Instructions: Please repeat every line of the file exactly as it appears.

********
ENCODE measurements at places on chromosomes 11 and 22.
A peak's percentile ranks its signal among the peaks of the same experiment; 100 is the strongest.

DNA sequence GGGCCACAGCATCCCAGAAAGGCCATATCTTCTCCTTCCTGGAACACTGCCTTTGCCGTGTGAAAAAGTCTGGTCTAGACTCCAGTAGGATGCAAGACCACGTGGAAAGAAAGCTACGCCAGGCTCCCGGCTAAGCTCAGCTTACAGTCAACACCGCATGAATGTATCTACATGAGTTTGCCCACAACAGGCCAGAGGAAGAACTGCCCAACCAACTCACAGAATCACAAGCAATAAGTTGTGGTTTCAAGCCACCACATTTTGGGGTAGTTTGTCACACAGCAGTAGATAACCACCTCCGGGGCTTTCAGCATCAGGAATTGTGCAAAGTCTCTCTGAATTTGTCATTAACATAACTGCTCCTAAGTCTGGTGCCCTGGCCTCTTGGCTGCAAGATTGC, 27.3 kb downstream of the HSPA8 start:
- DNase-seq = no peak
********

ENCODE measurements at places on chromosomes 11 and 22.
A peak's percentile ranks its signal among the peaks of the same experiment; 100 is the strongest.

DNA sequence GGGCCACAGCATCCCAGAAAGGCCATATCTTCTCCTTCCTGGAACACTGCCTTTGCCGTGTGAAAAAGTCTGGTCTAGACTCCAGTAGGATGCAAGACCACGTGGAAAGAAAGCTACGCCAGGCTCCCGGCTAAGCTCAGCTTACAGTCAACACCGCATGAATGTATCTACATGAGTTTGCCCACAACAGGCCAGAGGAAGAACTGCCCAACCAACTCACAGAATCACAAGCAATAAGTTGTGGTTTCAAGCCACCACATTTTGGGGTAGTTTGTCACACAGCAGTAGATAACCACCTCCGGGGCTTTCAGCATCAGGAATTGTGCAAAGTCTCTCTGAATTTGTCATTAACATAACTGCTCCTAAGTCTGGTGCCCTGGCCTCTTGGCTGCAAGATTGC, 27.3 kb downstream of the HSPA8 start:
- DNase-seq = no peak